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“Groups of workers basically become unorganizable because nobody can figure out before you litigate who’s a supervisor and who’s not,” said Nancy Schiffer, AFL-CIO associate general counsel. “And if you have a hospital unit with 10 supervisors and two workers, what power do those two workers have? The whole concept of collective action gets turned upside down.”


Gary Stevenson, organizing director for the American Federation of Teachers health care division, said he has pulled the plug on campaigns affecting thousands of health care workers.

“Unions have reduced the amount of effort and time they’ve spent organizing because of a sense of futility,” Stevenson said. “Organizing hasn’t stopped but it’s drastically been cut back.”

That futility arises in part from the intensive investigations hospitals force during union elections. They pick apart each task health workers perform, trying to establish that they add up to a boss’ role. The investigations can drag on for weeks, suffocating union drives and quickly piling up legal fees.

Tiring fights like one the Massachusetts Nurses Association won in January are common. Six nurses in a juvenile psychiatric facility wanted to organize. The Boston Medical Center objected, saying they were all supervisors. The Labor Board took days of testimony, only to reject the claim months later. Its decision ran 29 pages.

The sheer time and money required to unionize even the smallest groups of workers pushes unions toward strategies that avoid the Labor Board. Unions typically turn to a corporate campaign, which foregoes a traditional election to assault the company’s reputation from all directions and force it to recognize the union.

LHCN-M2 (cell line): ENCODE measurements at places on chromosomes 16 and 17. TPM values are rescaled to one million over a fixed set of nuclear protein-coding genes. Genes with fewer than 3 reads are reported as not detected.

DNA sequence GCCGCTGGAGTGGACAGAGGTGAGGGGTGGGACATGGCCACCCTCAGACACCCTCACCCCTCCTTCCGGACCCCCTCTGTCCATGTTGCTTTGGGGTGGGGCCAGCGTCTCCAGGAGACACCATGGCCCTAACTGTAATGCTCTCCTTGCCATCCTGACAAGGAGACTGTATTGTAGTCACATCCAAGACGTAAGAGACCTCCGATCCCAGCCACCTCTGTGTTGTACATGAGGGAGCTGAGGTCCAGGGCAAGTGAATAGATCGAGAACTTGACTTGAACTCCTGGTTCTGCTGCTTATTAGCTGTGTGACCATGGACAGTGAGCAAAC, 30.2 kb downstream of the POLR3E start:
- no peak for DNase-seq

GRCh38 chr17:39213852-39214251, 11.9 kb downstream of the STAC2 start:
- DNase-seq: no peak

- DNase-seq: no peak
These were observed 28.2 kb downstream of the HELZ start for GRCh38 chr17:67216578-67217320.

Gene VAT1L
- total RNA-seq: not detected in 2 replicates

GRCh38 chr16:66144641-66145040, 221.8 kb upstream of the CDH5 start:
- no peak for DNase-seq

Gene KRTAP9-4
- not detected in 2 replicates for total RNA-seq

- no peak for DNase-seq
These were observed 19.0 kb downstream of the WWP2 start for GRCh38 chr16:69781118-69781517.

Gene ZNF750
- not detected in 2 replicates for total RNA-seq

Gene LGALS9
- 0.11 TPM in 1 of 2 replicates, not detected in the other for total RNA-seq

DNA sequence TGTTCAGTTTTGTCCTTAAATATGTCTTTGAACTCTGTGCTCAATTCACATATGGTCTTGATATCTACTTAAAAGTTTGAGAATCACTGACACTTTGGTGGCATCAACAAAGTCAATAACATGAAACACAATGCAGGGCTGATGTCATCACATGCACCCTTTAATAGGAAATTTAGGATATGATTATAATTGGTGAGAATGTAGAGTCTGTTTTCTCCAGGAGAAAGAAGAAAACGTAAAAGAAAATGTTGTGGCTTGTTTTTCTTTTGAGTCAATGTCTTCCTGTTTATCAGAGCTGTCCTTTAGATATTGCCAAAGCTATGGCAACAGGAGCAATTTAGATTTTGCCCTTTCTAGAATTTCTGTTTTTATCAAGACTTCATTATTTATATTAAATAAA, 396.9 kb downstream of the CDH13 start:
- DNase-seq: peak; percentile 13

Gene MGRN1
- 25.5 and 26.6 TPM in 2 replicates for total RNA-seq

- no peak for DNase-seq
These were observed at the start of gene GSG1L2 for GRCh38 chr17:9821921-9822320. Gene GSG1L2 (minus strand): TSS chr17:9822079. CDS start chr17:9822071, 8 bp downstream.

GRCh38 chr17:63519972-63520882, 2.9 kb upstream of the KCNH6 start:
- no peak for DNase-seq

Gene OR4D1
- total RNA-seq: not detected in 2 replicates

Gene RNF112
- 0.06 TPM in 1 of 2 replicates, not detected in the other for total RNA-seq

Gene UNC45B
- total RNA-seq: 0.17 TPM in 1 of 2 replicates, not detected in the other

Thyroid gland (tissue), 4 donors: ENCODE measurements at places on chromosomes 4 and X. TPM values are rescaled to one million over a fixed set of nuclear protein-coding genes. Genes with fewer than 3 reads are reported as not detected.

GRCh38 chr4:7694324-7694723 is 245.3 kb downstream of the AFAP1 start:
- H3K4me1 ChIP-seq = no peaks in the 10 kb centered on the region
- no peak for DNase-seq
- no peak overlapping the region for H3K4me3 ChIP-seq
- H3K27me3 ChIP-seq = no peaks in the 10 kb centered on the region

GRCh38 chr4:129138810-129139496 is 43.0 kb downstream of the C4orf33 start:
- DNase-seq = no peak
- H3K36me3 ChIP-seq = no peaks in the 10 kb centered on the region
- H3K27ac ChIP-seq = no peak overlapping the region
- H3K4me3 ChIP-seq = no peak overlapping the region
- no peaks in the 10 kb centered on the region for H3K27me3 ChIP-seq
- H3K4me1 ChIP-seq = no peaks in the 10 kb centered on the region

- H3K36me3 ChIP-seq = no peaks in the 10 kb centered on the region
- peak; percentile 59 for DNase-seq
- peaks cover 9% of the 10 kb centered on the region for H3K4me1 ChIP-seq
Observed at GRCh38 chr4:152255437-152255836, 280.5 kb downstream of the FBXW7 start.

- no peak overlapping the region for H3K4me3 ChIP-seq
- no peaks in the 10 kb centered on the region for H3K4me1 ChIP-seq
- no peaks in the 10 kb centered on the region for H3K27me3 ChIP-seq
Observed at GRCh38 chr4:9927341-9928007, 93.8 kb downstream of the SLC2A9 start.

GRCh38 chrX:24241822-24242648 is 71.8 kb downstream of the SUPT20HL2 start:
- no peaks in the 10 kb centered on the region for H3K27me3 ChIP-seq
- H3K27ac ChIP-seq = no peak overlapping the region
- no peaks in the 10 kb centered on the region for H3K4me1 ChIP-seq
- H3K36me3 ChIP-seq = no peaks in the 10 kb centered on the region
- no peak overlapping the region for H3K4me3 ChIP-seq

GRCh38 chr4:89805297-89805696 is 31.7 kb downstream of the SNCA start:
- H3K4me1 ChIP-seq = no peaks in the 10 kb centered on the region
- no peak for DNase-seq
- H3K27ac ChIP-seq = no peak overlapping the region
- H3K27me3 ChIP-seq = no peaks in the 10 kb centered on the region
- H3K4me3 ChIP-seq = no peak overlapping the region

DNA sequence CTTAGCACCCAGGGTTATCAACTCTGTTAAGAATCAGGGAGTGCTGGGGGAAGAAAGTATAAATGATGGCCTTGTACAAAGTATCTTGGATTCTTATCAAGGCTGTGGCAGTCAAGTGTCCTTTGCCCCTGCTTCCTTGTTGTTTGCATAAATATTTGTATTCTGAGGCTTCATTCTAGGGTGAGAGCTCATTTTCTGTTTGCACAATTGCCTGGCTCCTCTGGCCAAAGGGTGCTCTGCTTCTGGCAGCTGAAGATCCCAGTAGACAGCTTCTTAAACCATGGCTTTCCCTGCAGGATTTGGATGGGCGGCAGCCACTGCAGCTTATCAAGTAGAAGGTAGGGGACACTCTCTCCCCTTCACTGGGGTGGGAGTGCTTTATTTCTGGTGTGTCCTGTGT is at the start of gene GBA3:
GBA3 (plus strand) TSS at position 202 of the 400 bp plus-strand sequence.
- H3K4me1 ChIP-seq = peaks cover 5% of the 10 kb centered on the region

Unions are moving rapidly to avoid board elections, according to the analysis from AFL-CIO and Tuck. Between 2005 and 2006, the number of bids for union representation handled by the board’s regional offices shrank by about one-fourth.


Other rules make organizing even trickier. Another case three years ago, known as Harborside, held that an election can be thrown out if an employee later declared a supervisor was involved in the organizing efforts. And workers found to be management have no legal protections. Supervisors who advocate a union can be disciplined or fired.

Charge nurses at Fremont Rideout Memorial Hospital north of Sacramento, California, bristled at the restrictions. On the eve of the Oakwood decision, management moved to exclude them from voting for representation by CNA. They organized a massive resignation campaign in response. Chaos ensued after about 50 charge nurses stepped down to staff nurse positions, in groups of three and four, over several days.

“While these nurses still provided quality care for their patients, the employer had administrative headaches and allowed charge nurses to vote,” said David Monkawa, CNA regional organizing director.

Charge nurses like Heather Avalos went on to vote in CNA by 60 percent. Two years—and three short strikes later—she’s still fighting for a first contract.

“Now they’re trying to say that because we’re charge nurses we have supervisory duties,” she said, “and we should have never been allowed to participate in the union.”